The Dharma of the Rat’s Ass


Credit: Fa Ming Shakya

In Memory of Venerable Ming Zhen Shakya

My teacher, more times than I can remember, would say to me at the end of a teaching, “I don’t give a rat’s ass.” It was a teaching that overshadowed whatever she had said beforehand. That’s how powerful it was. That’s how important it became. Today and every day it remains a radiant guiding light for how I live in the Dharma. Let me explain.

Delivered with zeal and at the end of an array of spiritual truths, she’d say,  “I don’t give a rat’s ass,” which remains a long remembered and potent teaching on its own. What it did and still does, is it allows the teachings to be given free of any Zen stink. The teachings are in their own right liberated from any persuasion or hook of the teacher. But a teacher can taint them. The Dharma of her punctuated saying, “I don’t give a rat’s ass,” is a clearing of taints and was given in the most direct, intimate way. Said in such a way, my teacher demonstrated and exemplified a cornerstone of Zen practice. What is that cornerstone?


Don’t get entangled.


She, her ego was not invested in me, my ego in any way. She was not trying to sell me, persuade me, engage me, convert me, flatter me, deceive me, trick me or convince me. No inveigling. It is much like the old idiom, “take it or leave it.” It gave the message that this is the Dharma and there’s nothing else to say. Leaving me free to decide, to choose to hear, to study, to continue or not. It was the Zen message of “Don’t seek from others, (not even me) because if you do, you’ll be further away from who you really are. It is the ultimate teaching of Chan Master Dongshan, “You go it alone now. You are not IT. IT is actually you.”

MIng Zhen Shakya was enormously generous both in her availability to give the teachings and in her delivery of the Zen Dharma. There was a certainty in the direction of the teachings presented but never a confining, imprisoning one. She, long ago, had gone beyond the opposites of right and wrong.


Anytime I was wobbling she’d give me a royal fleur de lis of teachings from the Buddhas and ancestors and would wrap it up with this one from her. “I don’t give a rat’s ass.” After so much generous, erudite and affable Dharma she’d wind it up with telling me she didn’t give a rat’s ass whether I took the teachings to heart or not. It may sound cold-hearted, but it wasn’t. It was an intimate way of making the teaching free. She had no hooks or claws into me of wanting me to be this or that. She neither pulled on me nor shoved me away; she was without entanglement. She lived the Dharma of the not giving a rat’s ass. All for the benefit of those who were lucky enough to make her acquaintance and seek her wisdom.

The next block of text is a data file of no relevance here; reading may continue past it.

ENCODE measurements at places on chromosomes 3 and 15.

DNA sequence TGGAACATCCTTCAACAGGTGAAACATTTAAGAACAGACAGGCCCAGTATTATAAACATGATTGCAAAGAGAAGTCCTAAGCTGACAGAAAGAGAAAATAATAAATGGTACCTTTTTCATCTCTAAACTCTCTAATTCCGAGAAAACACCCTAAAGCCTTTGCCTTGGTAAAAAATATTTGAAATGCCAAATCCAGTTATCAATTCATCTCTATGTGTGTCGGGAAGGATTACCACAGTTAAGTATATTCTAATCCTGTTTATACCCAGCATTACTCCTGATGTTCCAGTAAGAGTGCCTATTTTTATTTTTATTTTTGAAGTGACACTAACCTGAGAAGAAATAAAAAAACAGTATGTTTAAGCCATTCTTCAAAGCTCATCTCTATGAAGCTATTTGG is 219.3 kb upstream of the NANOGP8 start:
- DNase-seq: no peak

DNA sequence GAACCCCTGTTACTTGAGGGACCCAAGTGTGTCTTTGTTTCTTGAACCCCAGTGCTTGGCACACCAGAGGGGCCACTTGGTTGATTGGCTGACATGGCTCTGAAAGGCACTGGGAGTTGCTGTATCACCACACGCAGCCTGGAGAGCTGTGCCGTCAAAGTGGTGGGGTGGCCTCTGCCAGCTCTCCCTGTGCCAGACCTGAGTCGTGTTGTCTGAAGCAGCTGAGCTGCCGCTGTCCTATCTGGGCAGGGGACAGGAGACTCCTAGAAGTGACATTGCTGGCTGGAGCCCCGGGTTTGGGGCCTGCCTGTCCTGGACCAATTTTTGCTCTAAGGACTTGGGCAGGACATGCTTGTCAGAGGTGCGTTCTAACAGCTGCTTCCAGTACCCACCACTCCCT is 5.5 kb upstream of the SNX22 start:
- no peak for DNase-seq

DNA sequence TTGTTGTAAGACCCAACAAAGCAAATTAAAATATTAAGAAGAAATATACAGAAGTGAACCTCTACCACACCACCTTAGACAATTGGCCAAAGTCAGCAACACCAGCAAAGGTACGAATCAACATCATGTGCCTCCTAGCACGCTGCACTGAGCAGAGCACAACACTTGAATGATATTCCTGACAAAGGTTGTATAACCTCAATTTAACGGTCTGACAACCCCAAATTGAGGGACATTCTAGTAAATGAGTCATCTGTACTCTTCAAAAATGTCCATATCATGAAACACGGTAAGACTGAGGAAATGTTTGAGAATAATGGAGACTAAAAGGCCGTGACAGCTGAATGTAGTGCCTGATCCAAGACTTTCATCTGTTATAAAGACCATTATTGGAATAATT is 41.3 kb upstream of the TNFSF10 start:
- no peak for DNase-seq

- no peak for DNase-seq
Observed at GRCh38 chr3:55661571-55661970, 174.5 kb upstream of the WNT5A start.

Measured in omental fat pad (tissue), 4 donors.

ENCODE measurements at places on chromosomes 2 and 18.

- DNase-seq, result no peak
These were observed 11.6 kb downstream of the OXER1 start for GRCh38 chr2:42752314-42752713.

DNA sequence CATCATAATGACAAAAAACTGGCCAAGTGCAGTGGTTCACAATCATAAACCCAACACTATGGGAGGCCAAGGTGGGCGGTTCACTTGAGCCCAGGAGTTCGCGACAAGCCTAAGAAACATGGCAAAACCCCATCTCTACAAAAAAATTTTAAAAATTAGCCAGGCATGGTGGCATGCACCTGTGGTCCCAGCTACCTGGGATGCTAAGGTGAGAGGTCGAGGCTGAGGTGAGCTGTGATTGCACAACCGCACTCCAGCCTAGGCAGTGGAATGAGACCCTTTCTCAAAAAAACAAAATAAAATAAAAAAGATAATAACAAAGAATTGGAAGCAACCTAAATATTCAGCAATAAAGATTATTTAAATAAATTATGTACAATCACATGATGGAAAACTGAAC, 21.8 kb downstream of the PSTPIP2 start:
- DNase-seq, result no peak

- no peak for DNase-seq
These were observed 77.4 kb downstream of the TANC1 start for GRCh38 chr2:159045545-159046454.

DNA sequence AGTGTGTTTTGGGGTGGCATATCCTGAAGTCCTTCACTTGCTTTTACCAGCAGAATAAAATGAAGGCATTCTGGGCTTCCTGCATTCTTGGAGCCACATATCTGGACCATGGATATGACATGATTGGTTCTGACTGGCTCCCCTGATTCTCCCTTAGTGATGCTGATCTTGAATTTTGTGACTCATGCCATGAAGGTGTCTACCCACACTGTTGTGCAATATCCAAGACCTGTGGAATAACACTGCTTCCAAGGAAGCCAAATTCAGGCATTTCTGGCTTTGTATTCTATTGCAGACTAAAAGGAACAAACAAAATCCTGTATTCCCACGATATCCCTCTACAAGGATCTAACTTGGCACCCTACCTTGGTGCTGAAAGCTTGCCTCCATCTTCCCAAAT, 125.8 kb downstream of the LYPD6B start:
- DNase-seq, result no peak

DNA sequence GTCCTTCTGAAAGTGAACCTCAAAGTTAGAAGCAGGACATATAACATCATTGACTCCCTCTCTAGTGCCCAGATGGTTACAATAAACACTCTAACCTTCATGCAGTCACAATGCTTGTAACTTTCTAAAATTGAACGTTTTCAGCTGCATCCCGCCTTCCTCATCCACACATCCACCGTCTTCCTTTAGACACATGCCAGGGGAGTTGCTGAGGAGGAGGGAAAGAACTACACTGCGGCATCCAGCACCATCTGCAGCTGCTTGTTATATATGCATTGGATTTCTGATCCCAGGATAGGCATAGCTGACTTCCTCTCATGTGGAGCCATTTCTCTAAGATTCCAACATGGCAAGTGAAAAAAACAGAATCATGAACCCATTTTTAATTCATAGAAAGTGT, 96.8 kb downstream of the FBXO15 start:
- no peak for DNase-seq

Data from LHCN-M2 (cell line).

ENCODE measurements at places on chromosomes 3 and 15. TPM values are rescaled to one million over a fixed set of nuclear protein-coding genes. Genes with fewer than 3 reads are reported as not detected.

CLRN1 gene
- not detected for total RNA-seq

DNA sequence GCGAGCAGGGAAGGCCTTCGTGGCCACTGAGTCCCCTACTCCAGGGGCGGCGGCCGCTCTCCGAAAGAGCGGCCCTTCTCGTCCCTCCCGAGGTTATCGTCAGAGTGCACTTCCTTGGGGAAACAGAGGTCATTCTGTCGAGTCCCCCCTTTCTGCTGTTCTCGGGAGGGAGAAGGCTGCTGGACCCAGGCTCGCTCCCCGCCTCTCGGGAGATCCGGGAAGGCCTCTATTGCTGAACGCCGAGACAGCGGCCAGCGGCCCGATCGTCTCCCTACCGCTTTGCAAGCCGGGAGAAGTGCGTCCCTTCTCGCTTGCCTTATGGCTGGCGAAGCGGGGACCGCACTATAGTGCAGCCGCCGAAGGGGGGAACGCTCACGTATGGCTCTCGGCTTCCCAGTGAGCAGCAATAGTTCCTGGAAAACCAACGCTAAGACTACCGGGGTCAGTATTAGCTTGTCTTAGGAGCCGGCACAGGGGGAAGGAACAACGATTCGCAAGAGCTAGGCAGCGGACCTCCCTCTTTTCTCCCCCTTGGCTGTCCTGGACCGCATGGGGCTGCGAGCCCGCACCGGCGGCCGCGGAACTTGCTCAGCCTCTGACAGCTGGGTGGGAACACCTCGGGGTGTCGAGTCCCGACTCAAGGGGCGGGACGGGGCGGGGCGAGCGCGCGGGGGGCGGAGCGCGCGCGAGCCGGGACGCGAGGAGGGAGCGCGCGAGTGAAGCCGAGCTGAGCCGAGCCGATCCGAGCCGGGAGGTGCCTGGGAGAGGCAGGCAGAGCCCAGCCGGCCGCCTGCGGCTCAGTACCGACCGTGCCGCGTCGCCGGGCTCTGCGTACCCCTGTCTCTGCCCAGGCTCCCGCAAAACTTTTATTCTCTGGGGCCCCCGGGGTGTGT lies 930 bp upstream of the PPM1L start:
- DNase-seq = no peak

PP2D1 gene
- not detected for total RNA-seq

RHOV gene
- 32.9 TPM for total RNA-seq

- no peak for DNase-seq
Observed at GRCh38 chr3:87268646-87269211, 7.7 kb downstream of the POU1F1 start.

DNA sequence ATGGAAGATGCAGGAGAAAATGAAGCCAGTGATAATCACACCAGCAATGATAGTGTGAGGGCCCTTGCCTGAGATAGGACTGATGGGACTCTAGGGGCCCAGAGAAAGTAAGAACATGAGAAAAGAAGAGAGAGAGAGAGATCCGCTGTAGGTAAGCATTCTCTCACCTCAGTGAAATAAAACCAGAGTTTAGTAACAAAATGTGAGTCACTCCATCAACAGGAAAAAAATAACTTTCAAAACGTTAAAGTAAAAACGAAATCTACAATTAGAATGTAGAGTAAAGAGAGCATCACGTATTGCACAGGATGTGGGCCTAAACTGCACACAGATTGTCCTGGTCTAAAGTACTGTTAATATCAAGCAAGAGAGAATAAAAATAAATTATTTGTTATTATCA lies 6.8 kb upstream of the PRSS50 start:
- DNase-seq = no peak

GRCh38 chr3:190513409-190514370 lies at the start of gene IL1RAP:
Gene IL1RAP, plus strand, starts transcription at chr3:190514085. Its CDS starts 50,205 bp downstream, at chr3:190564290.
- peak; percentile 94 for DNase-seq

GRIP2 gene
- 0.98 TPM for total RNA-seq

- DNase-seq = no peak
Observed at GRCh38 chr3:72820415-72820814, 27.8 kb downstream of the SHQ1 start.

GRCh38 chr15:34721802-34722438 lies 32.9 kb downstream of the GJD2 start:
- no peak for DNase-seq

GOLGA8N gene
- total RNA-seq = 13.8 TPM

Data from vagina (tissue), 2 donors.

We all tend to have ideas of what a Zen teacher should be or say, such as lofty, well versed, kind, compassionate, gentle ( the list is endless); but in every case it is some deluded image we conjure up. Meeting an awakened teacher is not the same as our imagined or deluded image of a Zen teacher.

If anyone thinks or believes of her as coarse or crude, you’d be likely to hear her say, “I don’t give a rat’s ass.” That is a piercing arrow through your deluded image of how you think a Dharma heir should be.

The Dharma of the Rat’s Ass is quite a mouthful of Dharma; it pierces delusion.

Humming Bird

Author: FaShi Lao Yue

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The Basics of the Hua T’ou Method



This is an ancient method used in Chan practice. It is a question asked over and over again and in all circumstances, such as “Who am I?” The question, if done with sincerity, generates doubt and shifts the mind away from selfish mind content. Let us say, as an example, we are in a sticky situation, where the stress is on the rise and confusion is mounting. This type of scenario tends to cultivate self-protective and self-interest strategies making the mind vulnerable to various sorts of harmful errors. To move the mind to the hua t’ou provides a method of letting go of the dusky content in the mind that is gathering (making) the stress and confusion into a storm.

The method takes the mind on the path with words in the form of a question towards the Source of the situation at hand. It is a move backward towards the head of the river (the Source) and inhibits the mind from taking a leap into the rush of defilements and tendencies in the mind. In plain language, it interrupts reactions and habits leaving the mind uncertain.

It is used to generate doubt, an uncertainty of the nature of what is rising. In meditation the mind often travels along a path of self-interest and gathers steam around the particulars of self-interest where the hua t’ou acts as a detour and a return towards the Source. The doubt creates a gap which allows for the possibility of seeing beyond and through the dust of selfishness. The gap allows for a glimpse into what is the true nature of mind by clearing off the clouds of dust allowing a reflection of things as they are to rise even if it is for just a moment. This glimpse is wisdom that runs through all things which lifts up the mind heavenward.

A hua t’ou has the capacity to break up delusive thoughts and ideas about the value and tenacity of selfishness, in whatever form and by whatever name it may appear. It stops the grasping, reaching and clinging of the confusion in the mind as though the confusion is real and inhibits the tendency to make things permanent and fixed.

Humming Bird

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Remember, the Path’s two important rules: Begin and Continue.
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